In May of this year, we bought our first house after nearly two years of looking. It was built in 1905 in one of the older neighborhoods in town. We love old homes and the character that they bring with them. There are hundreds if not thousands of stories that the walls, floors, and guts of the house have to tell if you know where to look and aren’t afraid to get your hands a bit dirty (not to mention saving a whole bucket load of money by not having to call a contractor). It is a bit like an archeological dig and even the experienced home owners are still surprised sometimes by what they find.
The house had been foreclosed upon and after three years of sitting vacant with no water or heat we bought it at auction. One of the many projects that we wanted to tackle was to clean the unfinished basement.
One of the previous owners had hung paneling on the walls and at some point water had come into contact with said paneling.
Naturally, we wanted to get rid of all the paneling.
We still have a long ways to go on that larger project, so I thought I’d share a smaller sub project with you that we have finished.
It was obvious from examining the outside of the house that there were additional basement windows covered up by the paneling. As we worked our way from the North West corner of the basement towards the South West corner we uncovered the first of these windows.
Hmmm… somebody didn’t want anything getting through that window by the looks of it. The frame had been painted shut, caulked shut, and nailed shut. The glass had been painted (and they even used a primer). The hinges had also been graced with some teal paint.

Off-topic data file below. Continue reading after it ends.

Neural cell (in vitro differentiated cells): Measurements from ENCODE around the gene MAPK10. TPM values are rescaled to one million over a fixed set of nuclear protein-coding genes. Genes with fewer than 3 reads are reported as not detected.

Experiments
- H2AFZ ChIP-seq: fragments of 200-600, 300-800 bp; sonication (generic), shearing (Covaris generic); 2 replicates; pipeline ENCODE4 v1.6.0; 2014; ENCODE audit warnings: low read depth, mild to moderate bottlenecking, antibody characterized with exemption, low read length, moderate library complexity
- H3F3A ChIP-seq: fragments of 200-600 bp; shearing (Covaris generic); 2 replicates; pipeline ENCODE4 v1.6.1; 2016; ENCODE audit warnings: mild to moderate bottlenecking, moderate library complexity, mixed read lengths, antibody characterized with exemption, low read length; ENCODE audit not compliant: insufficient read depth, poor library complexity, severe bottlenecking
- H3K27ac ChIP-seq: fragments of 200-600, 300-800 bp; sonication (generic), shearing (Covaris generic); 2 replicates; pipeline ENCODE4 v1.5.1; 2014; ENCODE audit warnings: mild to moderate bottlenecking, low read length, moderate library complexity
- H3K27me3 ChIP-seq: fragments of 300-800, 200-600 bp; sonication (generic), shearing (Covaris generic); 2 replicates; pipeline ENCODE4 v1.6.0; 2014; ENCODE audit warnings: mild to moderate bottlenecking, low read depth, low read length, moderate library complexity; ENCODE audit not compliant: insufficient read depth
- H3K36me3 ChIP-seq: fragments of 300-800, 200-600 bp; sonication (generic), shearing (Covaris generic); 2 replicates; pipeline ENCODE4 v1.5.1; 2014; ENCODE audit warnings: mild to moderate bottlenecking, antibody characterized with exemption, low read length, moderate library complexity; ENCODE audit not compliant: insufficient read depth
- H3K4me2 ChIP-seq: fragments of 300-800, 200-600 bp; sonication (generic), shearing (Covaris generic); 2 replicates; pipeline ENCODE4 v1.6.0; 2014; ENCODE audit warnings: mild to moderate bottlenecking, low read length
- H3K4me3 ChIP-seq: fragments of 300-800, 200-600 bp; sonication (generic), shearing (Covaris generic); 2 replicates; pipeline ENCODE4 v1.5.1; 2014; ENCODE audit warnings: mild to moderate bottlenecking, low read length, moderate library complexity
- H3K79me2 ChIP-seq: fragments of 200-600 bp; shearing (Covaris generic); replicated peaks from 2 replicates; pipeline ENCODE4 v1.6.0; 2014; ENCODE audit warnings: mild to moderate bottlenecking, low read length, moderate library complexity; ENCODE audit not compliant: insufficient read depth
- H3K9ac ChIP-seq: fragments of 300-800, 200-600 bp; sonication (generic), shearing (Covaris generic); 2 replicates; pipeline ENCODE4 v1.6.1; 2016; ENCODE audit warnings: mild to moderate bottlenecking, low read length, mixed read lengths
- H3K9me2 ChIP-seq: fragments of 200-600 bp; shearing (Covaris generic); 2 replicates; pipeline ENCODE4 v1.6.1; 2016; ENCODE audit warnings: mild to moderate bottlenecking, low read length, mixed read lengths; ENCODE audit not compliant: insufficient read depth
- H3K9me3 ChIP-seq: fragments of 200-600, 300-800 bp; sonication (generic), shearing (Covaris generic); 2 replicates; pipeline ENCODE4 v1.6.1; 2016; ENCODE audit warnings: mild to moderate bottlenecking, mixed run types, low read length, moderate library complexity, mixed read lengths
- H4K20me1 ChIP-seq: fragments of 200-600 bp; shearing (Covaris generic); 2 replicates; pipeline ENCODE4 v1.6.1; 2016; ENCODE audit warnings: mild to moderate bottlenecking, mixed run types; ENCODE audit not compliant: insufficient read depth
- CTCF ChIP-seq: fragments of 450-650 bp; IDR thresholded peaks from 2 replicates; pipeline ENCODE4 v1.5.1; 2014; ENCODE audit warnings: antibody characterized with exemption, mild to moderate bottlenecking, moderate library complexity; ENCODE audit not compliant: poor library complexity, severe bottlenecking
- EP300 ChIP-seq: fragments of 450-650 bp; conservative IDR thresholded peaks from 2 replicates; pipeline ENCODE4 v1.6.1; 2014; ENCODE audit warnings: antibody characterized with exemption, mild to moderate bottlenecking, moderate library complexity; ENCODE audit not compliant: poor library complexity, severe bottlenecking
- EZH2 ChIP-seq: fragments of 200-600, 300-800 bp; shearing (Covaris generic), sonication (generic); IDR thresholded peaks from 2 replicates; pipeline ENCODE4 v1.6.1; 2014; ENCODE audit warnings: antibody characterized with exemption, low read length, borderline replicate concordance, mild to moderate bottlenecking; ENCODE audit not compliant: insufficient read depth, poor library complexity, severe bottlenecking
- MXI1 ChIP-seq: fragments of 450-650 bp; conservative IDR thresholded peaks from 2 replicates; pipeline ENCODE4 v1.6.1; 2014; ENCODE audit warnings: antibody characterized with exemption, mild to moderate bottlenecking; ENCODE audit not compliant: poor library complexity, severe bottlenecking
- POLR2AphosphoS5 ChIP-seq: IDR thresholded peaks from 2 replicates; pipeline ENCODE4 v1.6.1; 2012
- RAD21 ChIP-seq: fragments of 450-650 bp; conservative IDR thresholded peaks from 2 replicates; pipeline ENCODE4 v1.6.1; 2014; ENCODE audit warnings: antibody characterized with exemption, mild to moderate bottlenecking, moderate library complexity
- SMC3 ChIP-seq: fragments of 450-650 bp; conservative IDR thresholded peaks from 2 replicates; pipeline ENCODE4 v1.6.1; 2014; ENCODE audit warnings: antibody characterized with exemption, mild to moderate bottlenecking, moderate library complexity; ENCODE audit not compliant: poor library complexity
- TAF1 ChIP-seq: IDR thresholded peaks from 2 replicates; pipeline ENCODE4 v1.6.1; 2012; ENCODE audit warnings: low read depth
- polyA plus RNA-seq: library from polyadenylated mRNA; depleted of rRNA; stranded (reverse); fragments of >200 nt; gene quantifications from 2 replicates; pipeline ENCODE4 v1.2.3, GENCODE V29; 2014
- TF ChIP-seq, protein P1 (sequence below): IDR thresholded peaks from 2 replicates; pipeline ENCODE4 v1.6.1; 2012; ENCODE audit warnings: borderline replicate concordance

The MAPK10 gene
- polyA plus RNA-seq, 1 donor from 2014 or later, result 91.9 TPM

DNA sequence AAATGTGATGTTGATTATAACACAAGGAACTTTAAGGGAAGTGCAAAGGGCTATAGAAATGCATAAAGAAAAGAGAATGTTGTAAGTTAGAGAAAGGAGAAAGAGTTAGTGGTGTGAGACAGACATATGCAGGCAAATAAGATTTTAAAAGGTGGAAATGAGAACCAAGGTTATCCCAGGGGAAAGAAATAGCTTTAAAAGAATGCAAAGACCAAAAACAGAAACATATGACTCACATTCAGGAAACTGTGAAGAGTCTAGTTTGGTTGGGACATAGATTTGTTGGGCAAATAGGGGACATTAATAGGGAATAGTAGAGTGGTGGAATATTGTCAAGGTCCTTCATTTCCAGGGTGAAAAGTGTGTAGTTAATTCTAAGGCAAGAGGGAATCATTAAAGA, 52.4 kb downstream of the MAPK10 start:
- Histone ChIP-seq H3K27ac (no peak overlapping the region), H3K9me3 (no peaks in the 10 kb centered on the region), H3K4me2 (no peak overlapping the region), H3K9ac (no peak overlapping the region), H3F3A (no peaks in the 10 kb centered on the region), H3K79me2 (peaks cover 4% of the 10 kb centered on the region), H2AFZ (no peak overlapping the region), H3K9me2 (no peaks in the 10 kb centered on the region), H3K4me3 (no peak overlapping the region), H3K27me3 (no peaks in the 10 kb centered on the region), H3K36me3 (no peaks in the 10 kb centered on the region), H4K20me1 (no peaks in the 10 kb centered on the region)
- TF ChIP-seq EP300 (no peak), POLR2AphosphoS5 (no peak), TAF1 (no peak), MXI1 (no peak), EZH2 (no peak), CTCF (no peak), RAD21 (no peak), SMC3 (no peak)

I decided I wanted to try and restore it. After all, it had lasted for 108 years, who was I to say it couldn’t keep on living.
After prying it out, here is what the external side looked like.
and the opening. So much light!
I used a paint stripper called Soy Gel to remove the paint. It is billed as a non toxic, low VOC stripper. I still wouldn’t want to take a bath in the stuff though.
A vinegar bath plus some friendly face time with a dremel wire brush had these hinges cleaned up within a couple of days.
The window was originally designed to swing inwards, but it lacked a handle. This made it awkward to actually open. I decided to remedy the problem with some new hardware.
The locking mechanisms were also too badly damaged to salvage so I picked up a couple of cheap replacements.
I actually purchased the locks at Menards because they were a dollar cheaper there. Menards also carried spray foam insulation at a cheaper price as well as rubber weatherstripping. I wanted to really seal up any potential air leaks.
After using a wood epoxy to fill all the dings and dents in the window I put on a couple coats of paint. I managed to break the glass when I was working on the window so I got my first taste of glazing and pane replacement. I’m pretty happy with how it turned out.
I applied a generous amount of spray foam and caulk to seal up any gaps in the window frame. Then after some paint, I applied the rubber weatherstripping. It should help create a good seal between the window and the frame.
Here is the almost finished product. I still need to add a slide lock to the right side and finish painting the exterior.
Here is a nice little before and after.
On to the next one…